Monday, August 18, 2014

How Big Are The Craters In This Picture?

What is the size of the craters in this picture? And if we have a crater that size on Earth, how big would it be?
The moon has craters on its surface --lots of them-- and some are huge and some are small. These craters are the results of the collision between the moon and other smaller celestial bodies such as asteroids, comets or meteorites. Unlike the Earth which has a layer of atmosphere to burn incoming foreign objects, the moon has no atmosphere to help shielding it from even the smallest of meteorites.

Okay now let's get to the questions. I've decided to make this post into some kind of Q-and-A style. So grab your pen and paper and let's get started!

First, we need to know the diameter of the moon and the diameter of the Earth.

Q: So how can we know the diameter of the Earth?

A: Well, you can do it the easy way by asking your best friend Google, or you can try to justify your college degree by doing it on paper, because the Greek had it figured out--without calculator, computer nor Google--in 230 BC.

Okay so you don't know how. Repeat this after me: I'm just an idiot with access to a microwave.

Erathosthenes, the Greek who invented the word and science for Geography looked into a well one afternoon and observed that the sun's reflection cast a perfect circle at the bottom. 

At the same time and on the same day the next year, he went to a location several hundred miles away and looked into another well, and observed that the sun's reflection didn't cast a perfect sphere at at the bottom.
So what are we looking at here?
Sin θ= Distance / radius,
We know distance D=r x θ,
also we know circumference, C=2(pi)r,

eliminating r, C = [2(pi)D]/ θ,
since 2(pi) = 360 degrees,
So (C / D) = 360 / θ.

According to the Greek astronomer Cleomedes, Eratosthenes measured θ to be 7.2 degrees, and the distance D between the two wells was 5000 stades (1 stade = 520 feet).  
From there you can get the radius of the Earth to be  6,319 km, and the diameter of the Earth to be 12,638 km*.

*the exact figure, given by Google, is 12,742km*

Q: What is the diameter of the...hey wait. How do they know the diameter of the moon since it's so far away from Earth? And by the way how do they measure the distance of the moon from the Earth?

A: This is a little trickier. You need to observe the lunar eclipse to solve this. And again, it was the Greek who solved it.
The Greek observed that when you hold up a one-inch coin to try to block the sun, you need to place it at 108-inches away; any closer and you'll block out all the sunlight, and any further you'll not be able to block out some of the light. 

And if you repeat it with a two-inches coin, you'll have to place it at 2 x 108 = 216-inches away. Awesome observation skill by the way.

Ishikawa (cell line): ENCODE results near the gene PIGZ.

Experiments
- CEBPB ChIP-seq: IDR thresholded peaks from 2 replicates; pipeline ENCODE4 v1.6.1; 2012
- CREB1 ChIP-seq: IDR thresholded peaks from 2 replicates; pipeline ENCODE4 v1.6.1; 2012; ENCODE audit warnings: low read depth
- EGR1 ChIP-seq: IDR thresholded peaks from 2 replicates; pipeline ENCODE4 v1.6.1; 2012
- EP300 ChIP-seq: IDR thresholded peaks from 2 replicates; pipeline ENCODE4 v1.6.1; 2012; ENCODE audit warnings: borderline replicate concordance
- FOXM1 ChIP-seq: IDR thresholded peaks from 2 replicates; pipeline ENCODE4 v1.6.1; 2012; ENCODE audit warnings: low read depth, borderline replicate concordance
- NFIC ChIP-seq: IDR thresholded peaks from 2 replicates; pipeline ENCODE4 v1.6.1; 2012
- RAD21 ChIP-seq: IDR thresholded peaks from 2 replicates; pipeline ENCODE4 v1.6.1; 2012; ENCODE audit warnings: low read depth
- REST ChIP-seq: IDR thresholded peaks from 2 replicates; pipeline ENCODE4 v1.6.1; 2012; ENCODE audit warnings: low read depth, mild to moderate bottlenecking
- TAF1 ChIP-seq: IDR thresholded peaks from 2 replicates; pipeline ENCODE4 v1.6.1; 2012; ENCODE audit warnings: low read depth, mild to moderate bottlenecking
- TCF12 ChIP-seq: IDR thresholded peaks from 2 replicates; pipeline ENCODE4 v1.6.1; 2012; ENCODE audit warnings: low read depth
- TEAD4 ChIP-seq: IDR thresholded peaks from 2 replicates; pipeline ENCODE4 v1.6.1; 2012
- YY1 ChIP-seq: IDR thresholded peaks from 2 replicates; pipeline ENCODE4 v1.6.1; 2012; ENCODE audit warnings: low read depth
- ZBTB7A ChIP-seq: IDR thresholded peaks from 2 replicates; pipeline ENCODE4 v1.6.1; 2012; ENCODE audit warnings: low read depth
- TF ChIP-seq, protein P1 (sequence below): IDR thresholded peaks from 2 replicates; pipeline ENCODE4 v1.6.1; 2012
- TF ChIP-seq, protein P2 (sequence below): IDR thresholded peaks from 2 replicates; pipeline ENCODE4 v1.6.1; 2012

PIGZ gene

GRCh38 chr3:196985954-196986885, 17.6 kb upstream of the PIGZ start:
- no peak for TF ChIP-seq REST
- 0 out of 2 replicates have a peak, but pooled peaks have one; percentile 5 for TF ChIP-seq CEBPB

Applying this logic means when the Earth casts a shadow, the shadow will be 108-Earth-diameter-long. So using the diameter of the Earth 12,638 km, we can calculate that the shadow of the Earth in space extends to 12,638 x 108 = 1,364,904 km away.

Then, by carefully observing the lunar eclipse, the ancient Greek discovered that the diameter of the shadow of the Earth is 2.5 times the diameter of the moon (you need to see the video to observe this). And so we get this:
We can construct three triangles from the figure above.

For triangle 3, we know the base is the diameter of Earth i.e. 12,638 km, and the height is 108-Earth-diameter long i.e. 1,364,904 km.
For triangle 1, we know that the base is 2.5 times the base of triangle 2, and it's height is also 2.5 times the height of triangle 2.

But the height of triangle 1 + triangle 2 = triangle 3.

Hence, to get the height of triangle 2, you just have to divide the height of triangle 3 by 3.5 i.e. 1,364,904 / 3.5= 389,972.57 km*.

*the official figure, given by Google, is 384,400 km.*

Also we can get the diameter of the moon by dividing the base of triangle 3 by 3.5 i.e. 12,638 / 3.5 = 3,610.86 km*.

*the official figure, given by Google, is 3,474.8 km.*

Q: Ughh I'm getting lost here. Can we get to the size of the craters now?

A: Well, yes. But you need to get the surface area of the moon first.

Q: And how do I get that?

A: Just a quick A = 4(pi)(r*r). That would give you A=37,932,328.1 km2. And that's very close to the figure given by Google, which is 37.9 million square kilometers.

Q: Right, smartie, please give me the surface area of the crater now.

A: Umm.. Firstly, we need to pick a crater. There are a few here, so I'll just pick any random one. Then we need the ratio of the diameter of the moon to the diameter of the crater.
You can do that easily by using a ruler, and I got 26.11 : 1. Then you can proceed to gauge the diameter of the crater by dividing 3,610.86 by 26.11.

The diameter of the crater in the picture = 3,610.86 / 26.11 = 138.28 km!

A quick check from here reveals that the crater is Langrenus and its official diameter is 132 km.

Q: And in Earth's term?

A: (138.28 / 3,610.86) x 12,638 km = 483.98 km!
That's the distance from Nibong Tebal to Tangkak, Johor!
Q: If we have a crater that size on Earth, how big would it be?.

A: Okay, assuming the crater forms a perfect circle, we can get the surface area,
A = (pi)(radius * radius) = 183,969.02 km2.

It'll form a huge area, definitely noticeable even on a global term. 

And that, my friend, is the size of the crater you see in the picture.


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